HP Intros Capacity-On-Demand Features - InformationWeek

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HP Intros Capacity-On-Demand Features

Hewlett-Packard today revealed product developments and buying options that aim to make it easier for customers to increase system capacity. The company unveiled capacity-on-demand options that let customers pay for processing power only when they begin to use it. In addition, the company also demonstrated the same applications running on its PA-RISC architecture and the IA-64 architecture, which is due out in volume by the middle of next year.

With so many customers investing in system infrastructures supporting E-business strategies, it's increasingly difficult for IS executives to anticipate the kind of capacity required for customers or partners doing business over the Web. Spikes in demand have brought some systems to a halt, a fate from which HP is trying to protect its customers.

With HP's new instant capacity-on-demand (iCOD) offering, customers will be able to use and pay for only the processors they need. Starting in January, customers choosing the iCOD option will receive a server with up to 32 processors, in the example of the high-end V-class server, but only pay for the processors they plan to use. They are not required to use a minimum number of processors, and when they need more processing power, they can instantly activate the needed processors with a simple HP-UX command. The feature is also available on HP's N-class and L-class servers. The HP offering follows a similar move by Sun Microsystems last week.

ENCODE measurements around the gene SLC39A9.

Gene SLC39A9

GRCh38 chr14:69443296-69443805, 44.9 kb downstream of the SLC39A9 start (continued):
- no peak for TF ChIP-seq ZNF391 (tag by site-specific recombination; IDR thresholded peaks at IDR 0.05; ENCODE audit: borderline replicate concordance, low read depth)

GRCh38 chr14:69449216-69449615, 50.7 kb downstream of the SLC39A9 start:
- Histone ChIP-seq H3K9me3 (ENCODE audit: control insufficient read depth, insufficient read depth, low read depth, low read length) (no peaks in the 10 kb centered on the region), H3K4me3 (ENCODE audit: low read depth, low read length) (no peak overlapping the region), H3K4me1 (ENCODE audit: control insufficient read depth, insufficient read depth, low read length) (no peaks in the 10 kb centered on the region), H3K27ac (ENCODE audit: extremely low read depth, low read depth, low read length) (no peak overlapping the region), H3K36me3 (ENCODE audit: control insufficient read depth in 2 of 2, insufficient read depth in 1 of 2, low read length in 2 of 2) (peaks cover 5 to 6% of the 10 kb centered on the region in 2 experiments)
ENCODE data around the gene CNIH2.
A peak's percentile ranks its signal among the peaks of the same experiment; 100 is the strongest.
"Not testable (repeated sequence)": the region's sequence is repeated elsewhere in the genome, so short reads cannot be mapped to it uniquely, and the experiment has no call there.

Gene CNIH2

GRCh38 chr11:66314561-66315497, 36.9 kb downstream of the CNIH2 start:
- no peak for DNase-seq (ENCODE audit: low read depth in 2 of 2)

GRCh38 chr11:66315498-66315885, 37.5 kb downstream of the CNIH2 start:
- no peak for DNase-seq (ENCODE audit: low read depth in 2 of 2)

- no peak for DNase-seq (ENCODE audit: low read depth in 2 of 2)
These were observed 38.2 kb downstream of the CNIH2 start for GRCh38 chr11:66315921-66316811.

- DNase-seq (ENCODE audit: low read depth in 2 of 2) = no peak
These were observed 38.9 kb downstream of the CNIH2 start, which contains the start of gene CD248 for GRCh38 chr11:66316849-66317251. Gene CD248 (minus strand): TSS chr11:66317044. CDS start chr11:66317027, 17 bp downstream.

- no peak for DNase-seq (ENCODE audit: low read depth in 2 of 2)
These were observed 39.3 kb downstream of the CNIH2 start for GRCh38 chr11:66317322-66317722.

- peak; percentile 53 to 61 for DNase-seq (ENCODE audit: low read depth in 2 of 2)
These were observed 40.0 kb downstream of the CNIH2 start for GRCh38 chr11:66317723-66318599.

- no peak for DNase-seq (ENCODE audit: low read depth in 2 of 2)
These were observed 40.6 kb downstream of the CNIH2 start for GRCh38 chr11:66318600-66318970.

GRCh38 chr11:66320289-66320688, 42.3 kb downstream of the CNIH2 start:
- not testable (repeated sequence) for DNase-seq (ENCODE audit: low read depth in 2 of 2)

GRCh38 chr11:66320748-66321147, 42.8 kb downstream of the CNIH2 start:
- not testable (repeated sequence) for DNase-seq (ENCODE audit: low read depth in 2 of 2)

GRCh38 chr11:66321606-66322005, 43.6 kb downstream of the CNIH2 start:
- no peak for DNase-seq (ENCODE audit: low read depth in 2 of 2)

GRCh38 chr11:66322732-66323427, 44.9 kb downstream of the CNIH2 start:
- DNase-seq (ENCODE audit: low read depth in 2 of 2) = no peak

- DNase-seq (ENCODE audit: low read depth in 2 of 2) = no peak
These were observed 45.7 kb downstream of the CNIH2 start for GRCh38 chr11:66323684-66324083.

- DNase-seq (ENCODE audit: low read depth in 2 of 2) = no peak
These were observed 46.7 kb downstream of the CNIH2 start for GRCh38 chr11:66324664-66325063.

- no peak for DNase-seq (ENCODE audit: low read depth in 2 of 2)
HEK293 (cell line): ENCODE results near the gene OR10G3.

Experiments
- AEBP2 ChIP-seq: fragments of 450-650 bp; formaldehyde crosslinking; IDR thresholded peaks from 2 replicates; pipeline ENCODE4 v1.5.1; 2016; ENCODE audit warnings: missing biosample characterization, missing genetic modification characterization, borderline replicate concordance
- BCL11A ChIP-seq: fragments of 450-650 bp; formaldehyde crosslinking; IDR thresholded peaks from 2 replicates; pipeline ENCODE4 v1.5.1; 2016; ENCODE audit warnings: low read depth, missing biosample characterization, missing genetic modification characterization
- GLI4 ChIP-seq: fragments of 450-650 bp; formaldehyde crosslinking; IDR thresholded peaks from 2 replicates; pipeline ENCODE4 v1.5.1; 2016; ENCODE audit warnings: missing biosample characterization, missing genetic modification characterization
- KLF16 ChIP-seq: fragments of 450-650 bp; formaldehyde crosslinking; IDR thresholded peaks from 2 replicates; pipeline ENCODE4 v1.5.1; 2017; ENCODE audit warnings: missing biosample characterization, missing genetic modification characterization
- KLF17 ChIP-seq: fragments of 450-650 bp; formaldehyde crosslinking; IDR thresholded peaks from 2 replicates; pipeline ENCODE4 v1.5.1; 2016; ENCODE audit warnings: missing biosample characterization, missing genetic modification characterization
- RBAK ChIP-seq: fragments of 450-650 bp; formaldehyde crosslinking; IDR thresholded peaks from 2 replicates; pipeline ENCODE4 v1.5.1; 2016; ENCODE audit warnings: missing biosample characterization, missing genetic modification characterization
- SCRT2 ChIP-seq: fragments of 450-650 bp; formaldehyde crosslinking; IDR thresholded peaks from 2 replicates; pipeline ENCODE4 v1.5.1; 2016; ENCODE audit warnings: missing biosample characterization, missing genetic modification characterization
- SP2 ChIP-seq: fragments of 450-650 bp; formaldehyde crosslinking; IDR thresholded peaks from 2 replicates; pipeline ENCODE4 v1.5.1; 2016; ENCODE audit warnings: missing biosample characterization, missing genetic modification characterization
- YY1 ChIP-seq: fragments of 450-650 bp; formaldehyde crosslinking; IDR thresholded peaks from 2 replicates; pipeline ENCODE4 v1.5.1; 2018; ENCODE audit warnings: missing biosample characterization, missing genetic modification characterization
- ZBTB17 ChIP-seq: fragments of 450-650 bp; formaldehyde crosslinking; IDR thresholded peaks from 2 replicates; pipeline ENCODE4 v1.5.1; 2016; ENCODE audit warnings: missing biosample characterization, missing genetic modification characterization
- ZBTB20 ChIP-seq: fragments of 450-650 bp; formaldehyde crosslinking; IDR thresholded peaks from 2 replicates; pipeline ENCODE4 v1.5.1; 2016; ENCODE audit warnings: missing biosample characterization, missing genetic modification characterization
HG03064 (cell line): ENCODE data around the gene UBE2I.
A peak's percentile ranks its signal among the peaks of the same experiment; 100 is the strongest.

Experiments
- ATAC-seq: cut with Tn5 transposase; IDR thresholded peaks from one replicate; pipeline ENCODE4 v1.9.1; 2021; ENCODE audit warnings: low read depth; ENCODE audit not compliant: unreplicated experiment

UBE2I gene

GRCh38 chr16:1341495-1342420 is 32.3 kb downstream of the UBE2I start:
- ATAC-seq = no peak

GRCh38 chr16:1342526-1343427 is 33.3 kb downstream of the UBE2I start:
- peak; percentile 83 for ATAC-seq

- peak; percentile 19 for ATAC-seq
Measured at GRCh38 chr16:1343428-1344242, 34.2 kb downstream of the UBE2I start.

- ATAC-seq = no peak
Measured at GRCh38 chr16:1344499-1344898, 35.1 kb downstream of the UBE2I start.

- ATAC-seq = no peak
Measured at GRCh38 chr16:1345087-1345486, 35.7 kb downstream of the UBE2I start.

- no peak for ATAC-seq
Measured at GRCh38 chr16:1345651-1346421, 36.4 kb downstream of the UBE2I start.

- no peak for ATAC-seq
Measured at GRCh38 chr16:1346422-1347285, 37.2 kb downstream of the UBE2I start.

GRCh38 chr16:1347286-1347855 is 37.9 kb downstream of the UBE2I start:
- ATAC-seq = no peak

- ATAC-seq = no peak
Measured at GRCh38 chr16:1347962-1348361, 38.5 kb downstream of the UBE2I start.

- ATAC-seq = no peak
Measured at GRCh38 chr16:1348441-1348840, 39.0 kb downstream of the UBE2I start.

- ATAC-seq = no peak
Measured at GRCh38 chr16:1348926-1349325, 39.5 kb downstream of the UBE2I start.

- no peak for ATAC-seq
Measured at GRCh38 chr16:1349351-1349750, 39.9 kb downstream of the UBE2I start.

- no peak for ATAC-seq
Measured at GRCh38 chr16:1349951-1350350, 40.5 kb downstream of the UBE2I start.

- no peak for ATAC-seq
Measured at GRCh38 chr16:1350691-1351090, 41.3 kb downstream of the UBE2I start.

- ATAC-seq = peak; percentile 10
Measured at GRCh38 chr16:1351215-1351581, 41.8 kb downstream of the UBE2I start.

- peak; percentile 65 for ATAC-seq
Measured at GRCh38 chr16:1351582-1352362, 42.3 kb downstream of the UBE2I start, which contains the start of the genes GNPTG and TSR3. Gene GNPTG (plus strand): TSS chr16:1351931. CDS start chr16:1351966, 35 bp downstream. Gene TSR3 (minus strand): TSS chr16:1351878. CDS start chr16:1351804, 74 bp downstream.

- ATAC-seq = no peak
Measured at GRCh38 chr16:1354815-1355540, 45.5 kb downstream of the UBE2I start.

Also, at the Oracle OpenWorld 99 conference in Los Angeles, HP moved an Oracle 8i database loaded on HP's PA-RISC processor architecture to a system based on Intel's first IA-64 processor, Itanium. The dynamic translator used by HP is supposed to allow binary compatibility and data compatibility between the two architectures, so customers with investments in PA-RISC can easily migrate to new systems based on IA-64. HP plans to deliver Itanium systems supporting HP-UX, NT-64, and Linux in the second half of 2000.

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